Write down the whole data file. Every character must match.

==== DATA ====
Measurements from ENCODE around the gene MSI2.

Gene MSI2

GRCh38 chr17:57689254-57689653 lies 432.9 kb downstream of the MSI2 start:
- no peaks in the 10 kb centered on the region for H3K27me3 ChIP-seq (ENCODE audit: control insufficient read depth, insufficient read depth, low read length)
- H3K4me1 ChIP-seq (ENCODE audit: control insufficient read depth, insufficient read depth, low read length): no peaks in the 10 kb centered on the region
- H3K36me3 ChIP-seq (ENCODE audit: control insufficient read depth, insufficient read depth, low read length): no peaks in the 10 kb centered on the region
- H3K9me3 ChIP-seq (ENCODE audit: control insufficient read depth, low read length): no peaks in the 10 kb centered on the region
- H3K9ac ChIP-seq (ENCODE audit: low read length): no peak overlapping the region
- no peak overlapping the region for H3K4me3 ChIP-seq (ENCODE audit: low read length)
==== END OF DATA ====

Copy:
Measurements from ENCODE around the gene MSI2.

Gene MSI2

GRCh38 chr17:57689254-57689653 lies 432.9 kb downstream of the MSI2 start:
- no peaks in the 10 kb centered on the region for H3K27me3 ChIP-seq (ENCODE audit: control insufficient read depth, insufficient read depth, low read length)
- H3K4me1 ChIP-seq (ENCODE audit: control insufficient read depth, insufficient read depth, low read length): no peaks in the 10 kb centered on the region
- H3K36me3 ChIP-seq (ENCODE audit: control insufficient read depth, insufficient read depth, low read length): no peaks in the 10 kb centered on the region
- H3K9me3 ChIP-seq (ENCODE audit: control insufficient read depth, low read length): no peaks in the 10 kb centered on the region
- H3K9ac ChIP-seq (ENCODE audit: low read length): no peak overlapping the region
- no peak overlapping the region for H3K4me3 ChIP-seq (ENCODE audit: low read length)